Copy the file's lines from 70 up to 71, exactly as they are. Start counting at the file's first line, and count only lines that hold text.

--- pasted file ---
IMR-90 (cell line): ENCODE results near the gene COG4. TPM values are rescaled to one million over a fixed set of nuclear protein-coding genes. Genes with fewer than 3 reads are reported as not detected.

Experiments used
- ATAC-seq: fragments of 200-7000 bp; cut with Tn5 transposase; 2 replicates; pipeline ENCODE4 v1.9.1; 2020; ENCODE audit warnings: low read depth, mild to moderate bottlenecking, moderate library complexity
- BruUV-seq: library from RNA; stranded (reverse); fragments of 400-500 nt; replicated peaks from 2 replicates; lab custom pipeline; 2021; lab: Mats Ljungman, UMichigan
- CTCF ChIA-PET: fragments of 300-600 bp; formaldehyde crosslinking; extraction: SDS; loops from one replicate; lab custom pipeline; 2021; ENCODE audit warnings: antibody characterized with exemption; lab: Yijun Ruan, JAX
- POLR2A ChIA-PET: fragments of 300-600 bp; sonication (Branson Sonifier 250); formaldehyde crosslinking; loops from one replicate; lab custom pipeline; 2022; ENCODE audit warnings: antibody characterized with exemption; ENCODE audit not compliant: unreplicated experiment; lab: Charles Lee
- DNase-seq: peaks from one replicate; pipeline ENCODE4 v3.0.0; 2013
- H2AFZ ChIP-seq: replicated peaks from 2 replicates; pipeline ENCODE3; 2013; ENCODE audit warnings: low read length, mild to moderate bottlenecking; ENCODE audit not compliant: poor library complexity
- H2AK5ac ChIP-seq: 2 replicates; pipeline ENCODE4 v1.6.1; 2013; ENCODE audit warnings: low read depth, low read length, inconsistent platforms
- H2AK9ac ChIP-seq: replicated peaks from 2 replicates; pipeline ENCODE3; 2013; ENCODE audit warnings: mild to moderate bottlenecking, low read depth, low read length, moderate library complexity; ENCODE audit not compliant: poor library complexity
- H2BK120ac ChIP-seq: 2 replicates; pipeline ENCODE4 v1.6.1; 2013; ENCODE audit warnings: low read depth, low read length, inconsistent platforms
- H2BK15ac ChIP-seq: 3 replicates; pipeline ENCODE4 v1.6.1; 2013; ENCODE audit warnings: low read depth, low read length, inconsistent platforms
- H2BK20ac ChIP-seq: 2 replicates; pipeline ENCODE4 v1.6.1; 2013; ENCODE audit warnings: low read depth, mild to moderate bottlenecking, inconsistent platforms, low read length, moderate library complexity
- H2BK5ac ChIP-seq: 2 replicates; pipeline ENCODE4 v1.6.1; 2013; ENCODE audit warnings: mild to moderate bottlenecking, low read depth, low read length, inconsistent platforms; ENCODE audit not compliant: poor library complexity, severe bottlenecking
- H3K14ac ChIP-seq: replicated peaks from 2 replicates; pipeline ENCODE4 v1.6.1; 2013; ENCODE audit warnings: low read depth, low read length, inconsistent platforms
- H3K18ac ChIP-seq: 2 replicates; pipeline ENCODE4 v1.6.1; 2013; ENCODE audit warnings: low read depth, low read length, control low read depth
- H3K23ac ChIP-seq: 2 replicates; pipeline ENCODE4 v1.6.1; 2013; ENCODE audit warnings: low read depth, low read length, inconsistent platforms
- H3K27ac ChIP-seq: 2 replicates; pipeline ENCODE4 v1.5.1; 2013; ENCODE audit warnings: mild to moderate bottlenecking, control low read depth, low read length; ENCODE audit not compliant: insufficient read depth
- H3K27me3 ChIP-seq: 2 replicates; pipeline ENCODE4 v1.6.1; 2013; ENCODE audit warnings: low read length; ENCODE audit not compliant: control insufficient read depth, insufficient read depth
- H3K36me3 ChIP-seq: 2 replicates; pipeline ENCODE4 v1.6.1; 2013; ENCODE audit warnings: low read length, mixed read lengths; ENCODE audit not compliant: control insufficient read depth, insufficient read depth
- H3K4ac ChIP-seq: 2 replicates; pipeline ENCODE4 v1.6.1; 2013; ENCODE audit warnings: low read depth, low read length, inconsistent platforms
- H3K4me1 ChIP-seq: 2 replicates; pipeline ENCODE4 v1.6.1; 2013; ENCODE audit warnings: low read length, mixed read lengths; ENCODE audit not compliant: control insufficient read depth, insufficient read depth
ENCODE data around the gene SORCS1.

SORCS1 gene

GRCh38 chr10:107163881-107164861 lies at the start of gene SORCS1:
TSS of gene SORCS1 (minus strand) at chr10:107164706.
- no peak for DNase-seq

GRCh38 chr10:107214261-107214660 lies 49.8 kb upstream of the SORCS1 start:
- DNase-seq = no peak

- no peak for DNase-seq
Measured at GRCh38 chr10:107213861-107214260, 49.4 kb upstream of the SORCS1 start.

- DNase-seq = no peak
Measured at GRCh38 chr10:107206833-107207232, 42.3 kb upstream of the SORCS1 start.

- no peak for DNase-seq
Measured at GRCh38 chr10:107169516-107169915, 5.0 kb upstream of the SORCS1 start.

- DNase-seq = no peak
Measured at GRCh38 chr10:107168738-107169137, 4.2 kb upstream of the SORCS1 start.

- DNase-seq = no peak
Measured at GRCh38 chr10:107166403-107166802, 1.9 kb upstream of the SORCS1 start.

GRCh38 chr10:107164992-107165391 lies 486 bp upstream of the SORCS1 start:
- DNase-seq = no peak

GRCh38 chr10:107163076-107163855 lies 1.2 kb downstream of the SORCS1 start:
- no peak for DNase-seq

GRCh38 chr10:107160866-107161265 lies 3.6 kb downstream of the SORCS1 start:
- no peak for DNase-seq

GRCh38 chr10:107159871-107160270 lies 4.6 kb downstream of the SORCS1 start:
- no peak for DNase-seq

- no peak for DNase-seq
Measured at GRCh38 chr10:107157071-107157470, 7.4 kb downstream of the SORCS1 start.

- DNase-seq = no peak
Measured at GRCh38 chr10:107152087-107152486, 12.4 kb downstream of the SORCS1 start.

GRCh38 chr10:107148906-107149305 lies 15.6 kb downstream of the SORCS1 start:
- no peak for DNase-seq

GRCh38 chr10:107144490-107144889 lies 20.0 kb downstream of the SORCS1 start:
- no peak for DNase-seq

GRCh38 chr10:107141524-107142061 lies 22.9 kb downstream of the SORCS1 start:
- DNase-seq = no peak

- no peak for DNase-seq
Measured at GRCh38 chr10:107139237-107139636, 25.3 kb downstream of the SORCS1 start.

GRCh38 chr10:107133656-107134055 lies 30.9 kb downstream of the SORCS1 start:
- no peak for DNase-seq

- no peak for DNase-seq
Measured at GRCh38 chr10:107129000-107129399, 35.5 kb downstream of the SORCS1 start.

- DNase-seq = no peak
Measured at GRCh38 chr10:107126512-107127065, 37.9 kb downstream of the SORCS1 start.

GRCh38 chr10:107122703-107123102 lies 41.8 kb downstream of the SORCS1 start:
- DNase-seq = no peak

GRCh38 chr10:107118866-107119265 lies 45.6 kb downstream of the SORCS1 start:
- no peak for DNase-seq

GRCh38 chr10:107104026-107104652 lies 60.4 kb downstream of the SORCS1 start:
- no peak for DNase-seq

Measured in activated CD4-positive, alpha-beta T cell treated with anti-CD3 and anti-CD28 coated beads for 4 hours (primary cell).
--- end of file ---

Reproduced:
GRCh38 chr10:107104026-107104652 lies 60.4 kb downstream of the SORCS1 start:
- no peak for DNase-seq